MTHFR for Beginners
Do you need to look into this further?
What is MTHFR? Why is it important? Could you have the MTHFR gene? Approximately 44% of the population is heterozygous (2 genes one from each parent) and another approximate 12% are homozygous (only one gene) for the MTHFR mutation. The percentages could actually be higher. It really depends where you get your information.
Begin by taking the following quiz. Circle every item that describes you or any member of your family that is a blood relation. Go back as far as you can. Include parents, grandparents, Aunts, Uncles, Great Aunts and Uncles, Cousins, Nephews, Nieces. Circle all that apply and more than once if necessary even if some of them are similar. The more circles you have the more you need to look into this issue. This quiz is meant to open your eyes to MTHFR issues that could be affecting your health.
DIY MTHFR QUIZ
Increased Heavy Metals
Addictions: smoking, drugs, alcohol, food
Chronic Fatigue Syndrome
Irritable Bowel Syndrome
Congenital Heart defects
Deficits in childhood cognitive development
Migraines with aura
low HDL, cholesterol issues
Post-menopausal breast cancer
Type 1 diabetes
Asthma, Shortness of Breath
Hardening of the arteries
Miscarriage or stillbirth
Problems with heavy metal toxicity include
Now are you starting to see how MTHFR might be involved in your health? Most doctors do not routinely test for this gene mutation. This is why it is so important for you to be aware of MTHFR.
Here is a brief overview that describes what it means to have the MTHFR gene mutation. MTHFR stands for the mehylenetetrahydrofolate reductase gene. It is located on chromosome 1 and is responsible for making the MTHFR enzyme. This enzyme is essential for processing amino acids. At this point it is important to understand why amino acids in general are so vital. Amino acids are considered the building blocks that make-up protein. Amino acids make up 75% of the human body and are essential to nearly every bodily function. Every chemical reaction that takes place in your body depends on amino acids and the proteins that they build. In the body, adequate protein intake is vital for virtually everything from healthy muscles, ligaments, tendons, organs, glands, nails, hair, nervous system function and the making of most body fluids. Besides water, protein comprises the largest portion of our body weight. The MTHFR gene converts folate (vitamin B9) into a usable form, which is needed in the reaction to convert the amino acid homocysteine to methionine. Methionine helps with metabolism and ultimately breaks down fat. It can also help with the removal of heavy metals from the body, which ensures that the liver, kidneys, and bladder remain healthy. This amino acid preserves artery function and maintains healthy nails, hair, and skin. Additionally, it is essential for muscle growth and energy. That MTHFR converts folate into a useable form. The useable form is then needed to make dopamine, norepeniphrine, serotonin and glutathione (which is your body’s main detoxifier). Excessive homocysteine can lead to cardiovascular disease and thick blood and is often associated with infertility. Ninety eight percent of autistic children have a MTHFR mutation. MTHFR is not the sole issue with Autism, but it certainly could be a significant contributing factor when one starts to think about the role of toxicity, such as mercury exposure, and the body’s diminished ability to clear toxins with reduced glutathione. This is why any one with an autoimmune disease needs to look at their genetics. If you have this gene you probably have way too much homocysteine in your body. Your diet adds more folate in a form that you cannot break down increasing homocysteine and suddenly the scales are tipped against you. You need to balance the scales to maintain a healthy immune system and fight disease.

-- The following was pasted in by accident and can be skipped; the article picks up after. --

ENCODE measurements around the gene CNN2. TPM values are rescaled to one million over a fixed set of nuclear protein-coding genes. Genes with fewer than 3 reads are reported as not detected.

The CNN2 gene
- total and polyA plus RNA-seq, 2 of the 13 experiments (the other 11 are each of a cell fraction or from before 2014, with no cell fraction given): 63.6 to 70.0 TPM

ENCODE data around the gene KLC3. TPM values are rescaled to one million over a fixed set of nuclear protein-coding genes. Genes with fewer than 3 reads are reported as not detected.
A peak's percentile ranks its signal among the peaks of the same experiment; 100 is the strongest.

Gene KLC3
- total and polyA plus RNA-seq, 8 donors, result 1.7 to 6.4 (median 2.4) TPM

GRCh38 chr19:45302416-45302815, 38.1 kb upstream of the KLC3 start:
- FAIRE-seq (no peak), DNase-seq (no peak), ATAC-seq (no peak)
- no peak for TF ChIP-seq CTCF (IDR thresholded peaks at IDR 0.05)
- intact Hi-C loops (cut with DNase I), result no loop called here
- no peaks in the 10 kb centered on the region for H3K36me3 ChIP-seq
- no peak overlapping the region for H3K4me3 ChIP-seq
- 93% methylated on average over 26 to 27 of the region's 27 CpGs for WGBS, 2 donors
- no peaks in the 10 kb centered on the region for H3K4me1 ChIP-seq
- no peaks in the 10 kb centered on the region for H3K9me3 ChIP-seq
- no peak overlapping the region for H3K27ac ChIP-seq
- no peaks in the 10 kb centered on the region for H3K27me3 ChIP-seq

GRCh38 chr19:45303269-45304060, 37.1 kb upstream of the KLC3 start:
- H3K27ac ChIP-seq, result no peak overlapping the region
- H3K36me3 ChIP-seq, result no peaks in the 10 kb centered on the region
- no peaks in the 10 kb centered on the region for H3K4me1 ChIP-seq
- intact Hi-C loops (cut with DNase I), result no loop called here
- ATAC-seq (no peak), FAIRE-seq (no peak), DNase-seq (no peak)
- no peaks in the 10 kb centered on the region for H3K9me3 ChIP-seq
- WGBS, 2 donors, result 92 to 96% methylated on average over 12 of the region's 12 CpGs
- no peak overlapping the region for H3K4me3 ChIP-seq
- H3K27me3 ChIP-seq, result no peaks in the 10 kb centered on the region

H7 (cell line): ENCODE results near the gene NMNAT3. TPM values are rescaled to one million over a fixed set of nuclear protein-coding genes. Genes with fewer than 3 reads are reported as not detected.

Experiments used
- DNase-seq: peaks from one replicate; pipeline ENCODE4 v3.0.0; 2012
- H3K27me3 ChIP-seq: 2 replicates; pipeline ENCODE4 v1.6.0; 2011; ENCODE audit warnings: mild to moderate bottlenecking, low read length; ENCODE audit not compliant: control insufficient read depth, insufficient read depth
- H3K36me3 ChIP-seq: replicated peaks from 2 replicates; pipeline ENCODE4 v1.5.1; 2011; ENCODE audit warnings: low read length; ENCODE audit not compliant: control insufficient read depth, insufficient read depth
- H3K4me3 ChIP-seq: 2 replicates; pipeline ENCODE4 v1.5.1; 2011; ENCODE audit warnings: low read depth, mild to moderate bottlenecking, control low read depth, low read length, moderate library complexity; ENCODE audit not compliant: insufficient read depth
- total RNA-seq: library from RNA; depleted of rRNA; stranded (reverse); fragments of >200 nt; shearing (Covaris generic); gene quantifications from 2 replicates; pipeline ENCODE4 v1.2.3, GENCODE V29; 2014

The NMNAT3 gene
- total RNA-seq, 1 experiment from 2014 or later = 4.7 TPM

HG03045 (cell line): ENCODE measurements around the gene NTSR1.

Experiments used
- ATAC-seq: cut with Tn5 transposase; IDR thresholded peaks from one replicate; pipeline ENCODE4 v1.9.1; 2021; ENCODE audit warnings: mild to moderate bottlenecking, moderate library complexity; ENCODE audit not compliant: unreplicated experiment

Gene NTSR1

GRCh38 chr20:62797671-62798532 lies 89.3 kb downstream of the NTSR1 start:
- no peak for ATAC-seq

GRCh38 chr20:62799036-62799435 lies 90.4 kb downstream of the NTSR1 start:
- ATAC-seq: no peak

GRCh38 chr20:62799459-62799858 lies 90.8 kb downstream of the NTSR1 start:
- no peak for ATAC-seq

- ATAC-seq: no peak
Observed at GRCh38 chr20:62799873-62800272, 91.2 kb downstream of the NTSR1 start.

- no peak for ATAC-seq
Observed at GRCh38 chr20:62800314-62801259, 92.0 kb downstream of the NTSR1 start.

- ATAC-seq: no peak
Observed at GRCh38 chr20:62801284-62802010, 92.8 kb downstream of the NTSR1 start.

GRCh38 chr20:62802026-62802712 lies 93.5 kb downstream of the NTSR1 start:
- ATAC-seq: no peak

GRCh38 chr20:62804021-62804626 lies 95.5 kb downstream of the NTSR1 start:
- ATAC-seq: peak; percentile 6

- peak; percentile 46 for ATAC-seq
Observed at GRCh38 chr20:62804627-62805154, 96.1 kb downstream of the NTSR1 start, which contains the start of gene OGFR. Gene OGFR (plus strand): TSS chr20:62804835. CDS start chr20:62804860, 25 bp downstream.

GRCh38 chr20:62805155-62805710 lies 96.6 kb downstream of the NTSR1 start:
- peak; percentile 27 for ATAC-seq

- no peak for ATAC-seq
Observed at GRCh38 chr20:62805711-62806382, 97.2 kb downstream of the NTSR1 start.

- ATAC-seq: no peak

There are different mutations of the MTHFR gene. There are 2 we generally identified and tested for. C677T and A1298C. Each one will affect your health differently. Some mutations are minor and some will affect your health immensely. It's possible to have just one gene from one parent (heterozygous), or two genes with a different gene from each parent (compound heterozygous), or two genes one from each parent but the same gene (homozygous). The MTHFR gene mutation has varying degrees of possible implications. The order of potential severity from least to most:
1. A1298C (One A Copy - A1298C Heterozygous)
2. A1298C & A1298C (Two A Copies - A1298C Homozygous)
3. C677T (One C Copy - C677T Heterozygous)
4. C677T & A1298C (One Copy of Each The C & A - Compound Heterozygous)
5. C677T & C677T (Two C Copies - C677T Homozygous)
Fortunately, this mutation, and its subsequent effects, can be bypassed by using a methylated form of folate (L-methylfolate), which readily crosses the blood-brain-barrier. What you cannot make you give the body so it can function properly. This is a simple definition but is not always a simple fix. MTHFR is a complex issues and treatment will depend on your genetic makeup.
Two great people to follow and look up on “youtube” are Dr Ben and Dr Amy Yasko.
This paper is provided for general information only so you can show it and discuss it with your medical practitioner. I acknowledge that I have been advised to discuss this with my medical practitioner.
Call Candace Ray | 661-204-1372
Email | CR@lymewellnessDIY.com
Coaching does not include and is not a substitute for medical treatment. Coaching provides insight and information ONLY. It does NOT include any medical advice, medical diagnosis, medical treatment, or prescribed or suggested prescription or non-prescription drug treatment or therapy. The insight and information provided is to facilitate and encourage Patron’s communication with his/her own medical providers.